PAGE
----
• valuing plurilingualism and pluriculturalism - encouraging learners to make connections between all the languages and cultures they are even slightly familiar with, including
  • home languages from different language groups, both in the classroom and throughout their learning journey;
  • action-oriented learning - moving classroom activities from being merely communicative to action-oriented, which particularly values authentic tasks and resources that connect
    more closely to real-life language use;
  • technology-mediated learning - harnessing the online platform to help connect classrooms which are geographically far apart (especially important for indigenous language learning communities), to promote an understanding of the lifelong language learning journey and to promote metacognition and self-assessment according to the revised Common European Framework of Reference, an approach which is informing curriculum and learning resource development around the world.

UTS has contributed data for the project collected through several classroom observations and
follow-up interviews with me. Some of our students have also registered on the trial version of
the LITE e-portfolio platform and will be providing their impressions of the tool in a later phase of
data collection. UTS has also contributed one of the sample tasks (units), which we developed
to illustrate for teachers how the above areas of focus can be integrated into existing unit topics. Read more. 

Jim Slotta (Department of Curriculum, Teaching, and Learning, OISE)

Professor Slotta returned to OISE this year after a two year leave as Dean of Research at Boston College. Jim was recently appointed to a five year term, commencing in July 2019 to the President’s Chair in Education and Knowledge Technologies. UTS is a collaborator in the research program of Professor Slotta who has submitted a recent SSHRC Grant application. This research will focus on helping classrooms become knowledge communities. The proposal advances a pedagogical model--Knowledge, Community, and Inquiry (KCI)--that has been developed to bring new forms of collaboration and inquiry into secondary science classrooms. Professor Slotta has been doing collaborative research with UTS faculty for approximately thirteen years.

Dr. Anna Taddio (Faculty of Pharmacy)

In July 2018, Dr. Taddio received more than $1 million from the Canadian Institutes of Health Research (CIHR) to support her continuing research and targeted efforts to reduce fear of needles in youth. Prof. Taddio has conducted research at UTS focused on student experiences with immunization to mitigate pain. Dr. Taddio’s program of research aims to improve pain mitigation during medical procedures, particularly for children, in order to optimize health outcomes. She currently leads a national interdisciplinary team that is studying and promoting evidence-based pain mitigation during vaccination (HELPinKids&Adults). This work was used as the basis of a global guidelines by the World Health Organization. This past summer, Dr. Taddio worked with UTS staff to create a video to support her CARD (Comfort, Ask, Relax, Distract) program.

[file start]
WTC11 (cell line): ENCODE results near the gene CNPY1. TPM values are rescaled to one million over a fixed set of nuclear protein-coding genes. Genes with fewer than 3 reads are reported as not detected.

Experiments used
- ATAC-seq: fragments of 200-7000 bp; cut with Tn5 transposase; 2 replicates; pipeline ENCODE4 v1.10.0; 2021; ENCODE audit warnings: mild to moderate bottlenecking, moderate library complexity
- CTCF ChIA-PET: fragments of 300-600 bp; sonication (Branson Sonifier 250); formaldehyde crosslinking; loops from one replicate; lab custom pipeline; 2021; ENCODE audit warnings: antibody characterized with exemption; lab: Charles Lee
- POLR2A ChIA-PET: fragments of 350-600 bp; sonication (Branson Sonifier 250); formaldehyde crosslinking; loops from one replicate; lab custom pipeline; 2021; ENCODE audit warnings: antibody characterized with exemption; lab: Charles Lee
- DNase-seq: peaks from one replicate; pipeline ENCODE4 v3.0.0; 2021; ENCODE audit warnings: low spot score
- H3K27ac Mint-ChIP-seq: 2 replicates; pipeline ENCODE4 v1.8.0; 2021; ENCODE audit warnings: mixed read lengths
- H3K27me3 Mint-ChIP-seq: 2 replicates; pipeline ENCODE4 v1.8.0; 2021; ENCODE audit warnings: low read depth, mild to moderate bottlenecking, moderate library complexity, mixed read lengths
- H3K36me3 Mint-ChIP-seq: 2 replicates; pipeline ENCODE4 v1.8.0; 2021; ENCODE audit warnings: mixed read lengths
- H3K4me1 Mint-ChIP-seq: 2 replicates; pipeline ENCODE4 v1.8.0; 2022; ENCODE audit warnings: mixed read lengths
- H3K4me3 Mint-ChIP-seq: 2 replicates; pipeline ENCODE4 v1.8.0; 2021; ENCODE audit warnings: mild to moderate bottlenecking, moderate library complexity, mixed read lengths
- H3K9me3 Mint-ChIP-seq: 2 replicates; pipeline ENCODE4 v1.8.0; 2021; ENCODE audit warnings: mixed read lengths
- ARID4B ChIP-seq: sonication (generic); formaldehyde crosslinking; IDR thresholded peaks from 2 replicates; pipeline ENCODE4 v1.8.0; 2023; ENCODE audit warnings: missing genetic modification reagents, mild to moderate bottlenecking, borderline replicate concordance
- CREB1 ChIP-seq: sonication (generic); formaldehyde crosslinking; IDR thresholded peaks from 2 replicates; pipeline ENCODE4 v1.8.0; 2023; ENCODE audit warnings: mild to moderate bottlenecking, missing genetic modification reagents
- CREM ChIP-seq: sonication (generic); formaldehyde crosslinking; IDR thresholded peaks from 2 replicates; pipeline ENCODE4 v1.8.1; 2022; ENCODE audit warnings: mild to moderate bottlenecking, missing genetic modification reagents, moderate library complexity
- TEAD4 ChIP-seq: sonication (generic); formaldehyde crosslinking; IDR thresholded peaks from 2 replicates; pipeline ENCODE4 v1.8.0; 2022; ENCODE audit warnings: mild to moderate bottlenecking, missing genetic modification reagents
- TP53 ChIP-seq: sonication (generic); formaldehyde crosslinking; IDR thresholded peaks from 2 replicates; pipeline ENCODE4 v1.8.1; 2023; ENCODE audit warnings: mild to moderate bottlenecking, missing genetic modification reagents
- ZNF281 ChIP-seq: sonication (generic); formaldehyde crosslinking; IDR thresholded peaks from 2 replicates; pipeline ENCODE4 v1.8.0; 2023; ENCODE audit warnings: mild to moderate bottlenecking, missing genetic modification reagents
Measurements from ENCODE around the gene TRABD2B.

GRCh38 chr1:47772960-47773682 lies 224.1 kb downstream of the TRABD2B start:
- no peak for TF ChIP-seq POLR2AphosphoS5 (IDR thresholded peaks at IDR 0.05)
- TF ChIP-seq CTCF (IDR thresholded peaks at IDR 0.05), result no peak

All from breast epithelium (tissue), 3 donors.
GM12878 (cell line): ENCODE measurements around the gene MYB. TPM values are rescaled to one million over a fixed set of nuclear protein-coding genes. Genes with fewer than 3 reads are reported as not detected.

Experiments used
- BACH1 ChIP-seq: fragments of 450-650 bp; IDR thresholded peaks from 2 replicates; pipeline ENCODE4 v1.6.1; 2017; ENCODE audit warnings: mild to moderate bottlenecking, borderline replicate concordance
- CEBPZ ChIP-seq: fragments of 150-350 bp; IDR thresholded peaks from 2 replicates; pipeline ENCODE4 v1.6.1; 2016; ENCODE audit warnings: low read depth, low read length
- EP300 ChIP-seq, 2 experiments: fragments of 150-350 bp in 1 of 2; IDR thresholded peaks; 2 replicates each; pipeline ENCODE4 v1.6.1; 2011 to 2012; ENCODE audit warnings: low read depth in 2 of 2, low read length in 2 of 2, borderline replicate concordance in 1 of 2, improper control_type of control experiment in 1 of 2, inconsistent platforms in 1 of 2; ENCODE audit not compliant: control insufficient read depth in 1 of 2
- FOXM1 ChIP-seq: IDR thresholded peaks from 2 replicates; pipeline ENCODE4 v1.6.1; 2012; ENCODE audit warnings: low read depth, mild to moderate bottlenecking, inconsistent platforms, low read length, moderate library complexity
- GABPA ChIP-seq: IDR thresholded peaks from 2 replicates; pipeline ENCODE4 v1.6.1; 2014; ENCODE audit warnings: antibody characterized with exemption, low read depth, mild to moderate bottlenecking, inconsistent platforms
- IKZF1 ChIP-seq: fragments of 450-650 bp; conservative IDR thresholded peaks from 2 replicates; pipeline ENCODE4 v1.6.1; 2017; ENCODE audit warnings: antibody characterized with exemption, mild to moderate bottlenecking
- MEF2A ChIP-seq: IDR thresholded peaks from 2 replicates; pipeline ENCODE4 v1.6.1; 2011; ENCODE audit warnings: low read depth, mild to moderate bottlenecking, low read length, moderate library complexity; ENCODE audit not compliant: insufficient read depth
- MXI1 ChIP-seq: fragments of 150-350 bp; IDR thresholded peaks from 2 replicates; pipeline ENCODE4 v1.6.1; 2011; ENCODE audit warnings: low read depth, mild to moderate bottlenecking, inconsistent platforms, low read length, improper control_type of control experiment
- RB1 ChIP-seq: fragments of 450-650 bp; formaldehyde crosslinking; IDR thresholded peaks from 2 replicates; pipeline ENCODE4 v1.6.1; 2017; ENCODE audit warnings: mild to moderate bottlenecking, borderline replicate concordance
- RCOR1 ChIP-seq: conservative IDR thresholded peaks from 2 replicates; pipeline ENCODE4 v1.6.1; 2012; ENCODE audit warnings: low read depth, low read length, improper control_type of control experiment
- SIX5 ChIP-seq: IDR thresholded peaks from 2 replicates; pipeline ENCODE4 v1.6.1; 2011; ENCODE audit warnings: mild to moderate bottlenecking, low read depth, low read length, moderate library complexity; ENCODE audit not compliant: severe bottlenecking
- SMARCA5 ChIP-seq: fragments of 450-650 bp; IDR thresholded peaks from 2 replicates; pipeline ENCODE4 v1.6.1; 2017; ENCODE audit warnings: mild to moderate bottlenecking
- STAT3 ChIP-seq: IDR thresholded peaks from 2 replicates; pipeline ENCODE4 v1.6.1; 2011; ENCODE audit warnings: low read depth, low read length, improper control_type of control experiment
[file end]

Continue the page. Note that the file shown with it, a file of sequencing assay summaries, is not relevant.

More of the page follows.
Over the last two years, Taddio and her team led a small implementation project [a pilot site was UTS] that demonstrated how incorporating evidence-based interventions and accommodating preferences of youth receiving school-based vaccines reduced pain, fear and dizziness associated with getting needles.
Developed for youth by youth, CARD is a game where students select interventions they want to “play” from within each category and then share them with adults who help support their choices. For example, a student may wish to play from category “A” and ask to be vaccinated in a private place, or “D” and bring an electronic device to serve as a distraction. ‘CARD is a major breakthrough,’ says Taddio. ‘It is the first knowledge translation tool to integrate all that is known about pain, fear and fainting mitigation into a simple, low-cost, appealing training approach for youth. Read more.


 

Research with External and International Partners

The Eureka! Research Institute @ UTS coordinates the conduct of research in the school by external partners and supports the development of research partnerships with a broad range of external and international partners.

External researchers who are interested in partnering with UTS should fill out this brief form. If you have any questions, please feel free to contact the Eureka! Director, Dr. Kim MacKinnon (kim.mackinnon@utschools.ca).